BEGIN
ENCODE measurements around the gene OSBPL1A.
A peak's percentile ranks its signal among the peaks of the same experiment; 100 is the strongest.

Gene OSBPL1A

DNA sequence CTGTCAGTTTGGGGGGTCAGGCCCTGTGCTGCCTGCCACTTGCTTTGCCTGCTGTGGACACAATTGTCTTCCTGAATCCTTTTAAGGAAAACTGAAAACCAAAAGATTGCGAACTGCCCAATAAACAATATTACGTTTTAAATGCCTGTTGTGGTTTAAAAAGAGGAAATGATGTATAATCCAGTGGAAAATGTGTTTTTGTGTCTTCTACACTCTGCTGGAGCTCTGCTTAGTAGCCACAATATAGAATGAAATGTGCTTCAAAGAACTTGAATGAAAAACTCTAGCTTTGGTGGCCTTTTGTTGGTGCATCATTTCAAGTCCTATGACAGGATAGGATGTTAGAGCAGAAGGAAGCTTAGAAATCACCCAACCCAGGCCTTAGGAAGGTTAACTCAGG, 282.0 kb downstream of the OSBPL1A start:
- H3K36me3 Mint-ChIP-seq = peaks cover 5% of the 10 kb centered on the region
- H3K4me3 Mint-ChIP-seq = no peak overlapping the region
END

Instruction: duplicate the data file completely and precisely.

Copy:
ENCODE measurements around the gene OSBPL1A.
A peak's percentile ranks its signal among the peaks of the same experiment; 100 is the strongest.

Gene OSBPL1A

DNA sequence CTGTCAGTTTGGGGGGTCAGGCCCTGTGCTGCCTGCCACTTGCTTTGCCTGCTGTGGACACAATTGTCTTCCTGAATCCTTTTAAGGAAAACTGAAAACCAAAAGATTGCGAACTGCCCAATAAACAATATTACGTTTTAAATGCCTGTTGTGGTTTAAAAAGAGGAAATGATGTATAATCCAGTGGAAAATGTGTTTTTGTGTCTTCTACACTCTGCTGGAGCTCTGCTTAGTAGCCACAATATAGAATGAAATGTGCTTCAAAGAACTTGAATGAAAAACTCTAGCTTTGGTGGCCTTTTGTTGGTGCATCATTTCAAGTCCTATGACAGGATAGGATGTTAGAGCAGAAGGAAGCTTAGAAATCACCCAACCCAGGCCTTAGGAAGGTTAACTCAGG, 282.0 kb downstream of the OSBPL1A start:
- H3K36me3 Mint-ChIP-seq = peaks cover 5% of the 10 kb centered on the region
- H3K4me3 Mint-ChIP-seq = no peak overlapping the region